Romford market is steeped in tradition and a market has been held in the east London town for over 750 years. The market is owned and operated by the London Borough of Havering and as part of a Town Centre Development programme, the council have invested £2.6m, a large proportion of which will go specifically on the redevelopment and improvement of the existing market.
Currently operating three days a week, they are looking to establish a Sunday Market fairly soon. This will be located towards the South Street end, giving access for parking towards the Tollgate House area of the market. It is hoped that a car boot sale will eventually compliment the Sunday Market, which is proposed to operate from spring through to autumn.
As part of the new improvements, they plan to introduce a designated food and drink area at the bottom end of the market, by St Edward the Confessor’s church. A dedicated seating area will be provided and they hope to include a children’s play area.
The new footprint for the trading area is still under review and Matt Steele, Market Manager, explained that the traders have been ‘involved in the journey’, saying, ‘it is important that we get it right.’
The site of the market currently covers a vast area and because they sub contract the erection of the stalls out, during ‘ kipper’ season, if traders are absent, there can often be large expanses of the market unoccupied which could give the appearance of a sparse shopping experience. The new proposals would seek to condense the market during quieter periods and keep some of the parking area. The council are also looking at purchasing new stalls and in particular, those with lockable fixings, which would be incorporated into the new street design. 12v electricity is provided free of charge but those traders requiring 230n pay for what they use.
The idea is to create a longer dwell time and a marketing budget has been set aside to promote visitors to the market, including incentives for coach parties. There is plenty of parking within Romford and the market is well served by public transport, with bus stops either side of the square, dedicated coach parking and the train station a few minutes walk away. With Crossrail coming soon, there is a huge scope for increased visitor numbers.
As part of the redevelopment process a big re-branding programme is in place. The council will be actively promoting the market and a number of marketing campaigns have been planned both locally and nationally. Their commitment to marketing is already apparent as they have an informative section on the council’s website and participation in social media is encouraged, with traders helping other traders to learn the basics and cross promote each other.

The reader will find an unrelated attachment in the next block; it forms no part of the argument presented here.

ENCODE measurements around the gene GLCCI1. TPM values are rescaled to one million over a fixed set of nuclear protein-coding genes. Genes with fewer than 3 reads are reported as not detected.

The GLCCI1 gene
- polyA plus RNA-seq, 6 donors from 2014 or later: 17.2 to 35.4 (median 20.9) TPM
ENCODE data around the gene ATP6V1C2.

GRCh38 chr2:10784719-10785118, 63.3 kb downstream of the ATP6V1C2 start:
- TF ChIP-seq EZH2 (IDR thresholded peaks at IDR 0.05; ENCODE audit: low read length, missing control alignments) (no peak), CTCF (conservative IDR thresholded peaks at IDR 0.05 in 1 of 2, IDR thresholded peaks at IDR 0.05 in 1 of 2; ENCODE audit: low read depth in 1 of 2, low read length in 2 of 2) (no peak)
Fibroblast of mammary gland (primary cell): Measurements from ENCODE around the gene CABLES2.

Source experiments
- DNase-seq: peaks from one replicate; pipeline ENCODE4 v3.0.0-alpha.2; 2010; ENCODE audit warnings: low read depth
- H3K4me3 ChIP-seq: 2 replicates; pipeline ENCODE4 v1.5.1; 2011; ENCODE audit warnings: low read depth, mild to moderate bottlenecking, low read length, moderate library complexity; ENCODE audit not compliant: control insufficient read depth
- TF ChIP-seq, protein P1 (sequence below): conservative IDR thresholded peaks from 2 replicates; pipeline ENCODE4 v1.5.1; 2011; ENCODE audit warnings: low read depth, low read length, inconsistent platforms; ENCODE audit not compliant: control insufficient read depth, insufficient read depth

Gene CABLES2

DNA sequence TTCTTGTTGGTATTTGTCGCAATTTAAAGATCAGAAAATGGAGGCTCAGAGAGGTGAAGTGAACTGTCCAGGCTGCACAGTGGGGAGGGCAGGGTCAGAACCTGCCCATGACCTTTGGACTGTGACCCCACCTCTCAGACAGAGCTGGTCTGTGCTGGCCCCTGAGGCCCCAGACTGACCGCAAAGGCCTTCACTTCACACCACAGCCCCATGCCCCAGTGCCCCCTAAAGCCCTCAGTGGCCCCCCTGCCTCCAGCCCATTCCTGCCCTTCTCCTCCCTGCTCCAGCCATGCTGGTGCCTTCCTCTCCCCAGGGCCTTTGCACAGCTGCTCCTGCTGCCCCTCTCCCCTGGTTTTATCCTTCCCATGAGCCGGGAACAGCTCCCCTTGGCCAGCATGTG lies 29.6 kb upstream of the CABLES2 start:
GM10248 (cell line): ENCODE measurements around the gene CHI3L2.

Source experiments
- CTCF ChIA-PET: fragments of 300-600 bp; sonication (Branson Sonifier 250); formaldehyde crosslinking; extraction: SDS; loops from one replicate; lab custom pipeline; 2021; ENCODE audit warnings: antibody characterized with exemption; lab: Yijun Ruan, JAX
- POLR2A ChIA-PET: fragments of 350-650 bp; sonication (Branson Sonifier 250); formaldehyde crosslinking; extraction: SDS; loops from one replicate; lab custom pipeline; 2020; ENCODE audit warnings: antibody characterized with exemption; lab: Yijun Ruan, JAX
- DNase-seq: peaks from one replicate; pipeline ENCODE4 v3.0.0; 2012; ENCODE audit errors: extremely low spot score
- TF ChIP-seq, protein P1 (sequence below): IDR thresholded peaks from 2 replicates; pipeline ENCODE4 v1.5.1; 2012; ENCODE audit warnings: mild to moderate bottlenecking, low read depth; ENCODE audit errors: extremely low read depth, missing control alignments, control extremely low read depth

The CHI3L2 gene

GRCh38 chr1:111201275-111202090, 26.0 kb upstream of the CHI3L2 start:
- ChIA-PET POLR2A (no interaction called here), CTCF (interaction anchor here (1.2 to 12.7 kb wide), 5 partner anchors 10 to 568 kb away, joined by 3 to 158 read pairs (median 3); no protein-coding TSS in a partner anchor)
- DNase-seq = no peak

The town was bustling with local brass bands, both junior and senior, performing and marching through the market place. George crosses were flying and bunting bedecked the walkway between the stalls, flapping happily in the wind. There was also street entertainers and live music from local artists, including the recent winner of ‘Romford’s Got Talent’, a local 13 year old lad called Aaron Floyd who I was told also made it on to Britain’s Got Talent, but as I don’t watch TV, you’ll have to let me know how he did! Whichever part of the market you were on, there was something happening. I heard one customer say, ‘Ooh, isn’t this lovely’, then thirty seconds later… ‘You can’t hear yourself think.’ That, unfortunately, is what they were up against, but the atmosphere was definitely a positive one with the feel of a quintessentially English street party feeling about it.
St George’s Day isn’t the only event that the market runs. They are big advocates for Love Your Local Market fortnight, all the stalls are branded and they have invested in some promotional T-shirts to help get the message across. By way of encouraging and retaining new traders, they have introduced a three-month new trader incentive, with some very advantageous, introductory rates. Existing traders already receive discounts if they trade on all three days and they have been making contact with local colleges to encourage new and younger entrepreneurs. Matt is also considering the prospect of hosting a Teenage Market and these are all proposals that are to be confirmed.
Mother’s Day is always a big pull at Romford and Matt commented that ‘this is the only place I know that does it so passionately.’
They have two International Markets planned, one in May and the other at the beginning of September. These are external markets introduced by Groupe Geraud, but they will be integrating the existing market within this.